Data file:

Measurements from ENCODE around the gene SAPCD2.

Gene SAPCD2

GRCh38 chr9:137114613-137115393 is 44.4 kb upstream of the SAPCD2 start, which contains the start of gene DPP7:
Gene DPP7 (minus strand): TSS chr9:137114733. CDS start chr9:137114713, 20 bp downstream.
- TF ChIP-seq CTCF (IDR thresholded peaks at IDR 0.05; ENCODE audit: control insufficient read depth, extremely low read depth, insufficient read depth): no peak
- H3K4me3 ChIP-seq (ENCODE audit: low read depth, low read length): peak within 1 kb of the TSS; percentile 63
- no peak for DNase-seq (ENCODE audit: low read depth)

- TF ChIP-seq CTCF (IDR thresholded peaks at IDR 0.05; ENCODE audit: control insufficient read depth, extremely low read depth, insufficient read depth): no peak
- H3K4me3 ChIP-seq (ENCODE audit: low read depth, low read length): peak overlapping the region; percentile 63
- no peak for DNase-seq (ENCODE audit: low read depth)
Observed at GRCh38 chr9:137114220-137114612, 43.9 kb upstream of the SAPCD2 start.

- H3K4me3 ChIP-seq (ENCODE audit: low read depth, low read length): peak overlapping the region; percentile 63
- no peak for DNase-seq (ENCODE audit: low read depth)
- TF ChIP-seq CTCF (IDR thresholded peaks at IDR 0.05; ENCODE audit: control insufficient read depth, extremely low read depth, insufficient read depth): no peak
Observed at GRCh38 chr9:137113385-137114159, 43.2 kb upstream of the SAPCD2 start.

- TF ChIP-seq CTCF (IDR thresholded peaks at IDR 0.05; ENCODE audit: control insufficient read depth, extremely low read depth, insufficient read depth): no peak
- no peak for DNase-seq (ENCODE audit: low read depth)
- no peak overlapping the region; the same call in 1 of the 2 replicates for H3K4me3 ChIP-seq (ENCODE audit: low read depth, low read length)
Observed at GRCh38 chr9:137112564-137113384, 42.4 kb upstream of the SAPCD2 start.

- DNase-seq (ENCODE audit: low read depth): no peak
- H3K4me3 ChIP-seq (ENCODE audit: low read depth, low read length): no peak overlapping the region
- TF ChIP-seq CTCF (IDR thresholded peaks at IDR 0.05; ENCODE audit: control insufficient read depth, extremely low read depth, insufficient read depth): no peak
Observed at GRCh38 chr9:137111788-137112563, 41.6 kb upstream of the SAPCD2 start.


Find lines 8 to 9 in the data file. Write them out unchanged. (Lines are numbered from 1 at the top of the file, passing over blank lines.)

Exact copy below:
- TF ChIP-seq CTCF (IDR thresholded peaks at IDR 0.05; ENCODE audit: control insufficient read depth, extremely low read depth, insufficient read depth): no peak
- H3K4me3 ChIP-seq (ENCODE audit: low read depth, low read length): peak overlapping the region; percentile 63